On March 2, the Argentine government announced the creation of the Maritime Joint Command (CCM, in Spanish), which will report to the Armed Forces. The CCM’s goal will be to monitor, control, and preserve territorial waters and maritime resources, as well as to combat foreign vessels’ predatory fishing practices.
“National maritime spaces and the South Atlantic constitute an area of strategic value due to their natural resource reserves, for being an international trade route, and for constituting a natural gateway for national interests in the Antarctic continent,” says the Argentine Ministry of Defense’s Resolution 244/2021.
The CCM will be in charge of preparing tactical plans on maritime and riverine surveillance and control, developing a system to enable integration and processing of gathered information. Until the CCM structure is completed — no later than December 31 — the Argentine Navy Training and Enlistment Command will assume these functions and tasks.
“The CCM […] will have at its disposal the human and material, naval, aeronautical, and aerospace resources that are required,” said Argentine Army Colonel José María Colombo, head of the Armed Forces Joint Chiefs of Staff’s Department of Institutional Communication and Public Affairs.
Each year, a fleet of foreign fishing vessels, mostly from China, sails along South American coasts, threatening the marine resources in the region. According to the South Pacific Regional Fisheries Management Organisation, the involvement of Chinese vessels in squid fishing in the region has grown steadily over the last two decades.
In mid-July 2020, the Ecuadorian government raised alarms after detecting a mega fleet of about 300 vessels, most of them from China, near the Galápagos Marine Reserve. The fleet, which was accused of turning off its GPS trackers to fish in protected waters, continued its journey south, along the Peruvian and Chilean coasts, to Argentina.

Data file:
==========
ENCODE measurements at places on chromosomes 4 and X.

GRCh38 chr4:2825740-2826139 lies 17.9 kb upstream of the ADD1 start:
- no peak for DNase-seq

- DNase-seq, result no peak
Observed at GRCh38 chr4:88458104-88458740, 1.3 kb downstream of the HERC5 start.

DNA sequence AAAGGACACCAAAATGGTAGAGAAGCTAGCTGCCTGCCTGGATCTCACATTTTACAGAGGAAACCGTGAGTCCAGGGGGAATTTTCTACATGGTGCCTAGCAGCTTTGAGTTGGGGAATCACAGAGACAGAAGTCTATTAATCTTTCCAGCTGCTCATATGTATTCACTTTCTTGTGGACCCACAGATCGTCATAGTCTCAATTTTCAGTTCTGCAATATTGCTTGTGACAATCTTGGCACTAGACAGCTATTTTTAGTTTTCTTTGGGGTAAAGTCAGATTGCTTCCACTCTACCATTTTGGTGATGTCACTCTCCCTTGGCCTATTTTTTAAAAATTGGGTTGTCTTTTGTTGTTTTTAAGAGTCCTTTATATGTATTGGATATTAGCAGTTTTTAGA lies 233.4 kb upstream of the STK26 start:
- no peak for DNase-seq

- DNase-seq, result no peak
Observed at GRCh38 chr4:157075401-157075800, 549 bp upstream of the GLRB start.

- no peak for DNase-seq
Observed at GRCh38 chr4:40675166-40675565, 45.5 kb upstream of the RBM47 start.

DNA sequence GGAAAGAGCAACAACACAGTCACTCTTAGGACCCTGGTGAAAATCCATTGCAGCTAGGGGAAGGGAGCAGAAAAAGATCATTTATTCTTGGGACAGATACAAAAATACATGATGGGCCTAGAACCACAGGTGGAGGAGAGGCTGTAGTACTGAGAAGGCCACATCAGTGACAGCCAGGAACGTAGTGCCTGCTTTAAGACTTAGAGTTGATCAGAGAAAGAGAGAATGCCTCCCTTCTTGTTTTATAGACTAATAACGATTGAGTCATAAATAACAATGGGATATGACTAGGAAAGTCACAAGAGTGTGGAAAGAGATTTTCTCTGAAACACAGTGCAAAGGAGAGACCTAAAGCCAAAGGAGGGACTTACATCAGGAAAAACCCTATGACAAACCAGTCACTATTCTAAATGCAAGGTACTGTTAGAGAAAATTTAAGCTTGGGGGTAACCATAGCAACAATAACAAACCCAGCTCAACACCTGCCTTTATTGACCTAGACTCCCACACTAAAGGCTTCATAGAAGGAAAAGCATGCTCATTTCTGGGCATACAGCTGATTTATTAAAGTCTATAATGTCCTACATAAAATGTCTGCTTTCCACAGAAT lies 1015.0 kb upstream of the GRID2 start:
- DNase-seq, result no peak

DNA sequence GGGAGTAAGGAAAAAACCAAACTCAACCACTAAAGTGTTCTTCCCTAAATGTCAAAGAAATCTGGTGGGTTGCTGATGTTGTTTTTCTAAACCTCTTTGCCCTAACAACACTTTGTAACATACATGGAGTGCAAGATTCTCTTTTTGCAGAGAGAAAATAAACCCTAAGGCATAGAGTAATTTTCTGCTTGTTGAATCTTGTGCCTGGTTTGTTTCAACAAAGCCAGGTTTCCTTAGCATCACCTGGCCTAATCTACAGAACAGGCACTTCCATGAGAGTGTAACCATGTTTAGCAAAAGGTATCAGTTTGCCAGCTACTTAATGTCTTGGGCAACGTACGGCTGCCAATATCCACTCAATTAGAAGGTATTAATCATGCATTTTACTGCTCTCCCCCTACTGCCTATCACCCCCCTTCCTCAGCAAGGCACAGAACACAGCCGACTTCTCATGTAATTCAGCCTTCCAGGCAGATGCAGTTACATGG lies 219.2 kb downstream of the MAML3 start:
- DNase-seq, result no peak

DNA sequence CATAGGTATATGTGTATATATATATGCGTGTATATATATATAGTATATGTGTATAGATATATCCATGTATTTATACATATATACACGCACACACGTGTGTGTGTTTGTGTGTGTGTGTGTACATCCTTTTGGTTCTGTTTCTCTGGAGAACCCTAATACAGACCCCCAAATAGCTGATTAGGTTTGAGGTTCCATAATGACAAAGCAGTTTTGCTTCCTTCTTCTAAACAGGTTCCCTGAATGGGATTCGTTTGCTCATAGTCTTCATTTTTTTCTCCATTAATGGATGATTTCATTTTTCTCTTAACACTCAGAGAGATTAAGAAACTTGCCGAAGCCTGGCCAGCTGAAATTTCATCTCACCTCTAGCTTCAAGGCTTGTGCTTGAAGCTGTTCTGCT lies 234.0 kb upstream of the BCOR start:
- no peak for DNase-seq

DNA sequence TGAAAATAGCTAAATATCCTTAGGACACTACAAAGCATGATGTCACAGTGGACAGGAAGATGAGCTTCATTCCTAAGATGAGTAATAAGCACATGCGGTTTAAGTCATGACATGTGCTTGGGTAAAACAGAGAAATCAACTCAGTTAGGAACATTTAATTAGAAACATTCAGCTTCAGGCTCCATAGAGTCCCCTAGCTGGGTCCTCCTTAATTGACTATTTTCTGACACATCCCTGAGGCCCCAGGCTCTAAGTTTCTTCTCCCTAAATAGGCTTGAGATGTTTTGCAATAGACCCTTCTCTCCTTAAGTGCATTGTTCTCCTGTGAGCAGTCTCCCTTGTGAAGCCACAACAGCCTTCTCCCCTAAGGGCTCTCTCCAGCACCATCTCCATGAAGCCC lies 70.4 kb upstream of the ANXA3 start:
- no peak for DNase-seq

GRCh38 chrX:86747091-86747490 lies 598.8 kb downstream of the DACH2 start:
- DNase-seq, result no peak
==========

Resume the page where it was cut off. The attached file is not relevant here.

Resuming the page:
Two months prior, the environmental organization Greenpeace had already warned about “the illegal entry of almost 100 East Asian fishing vessels to Argentina’s exclusive economic zone” (EEZ), “coming for squid-fishing.” The organization estimates that these vessels, some of which are up to 70 meters long, can capture 50 tons of squid per night.
During a press conference on March 9, 2021, Argentine Minister of Defense Agustín Rossi said that three Chinese vessels were captured in 2020. One of them was the ship Hong Pu 16, which was fishing illegally in Argentina’s EEZ on May 5, 2020, when the Argentine Navy captured it off the city of Puerto Madryn, in Patagonia. The Chinese-flagged ship had its GPS system off and was carrying 700 kilograms of fresh fish and 300 tons of frozen fish inside the ship’s hold.
“They fish 200 miles offshore toward the east; they do not fish to the west. And when they fish in international waters, Argentina’s jurisdictional power is null. We cannot do anything when they are at the limit […], no matter how close they are to the Argentine Sea,” Rossi said. “There is a debate around this matter in Latin American countries. I think it is possible to seek some joint actions to move forward on this issue.”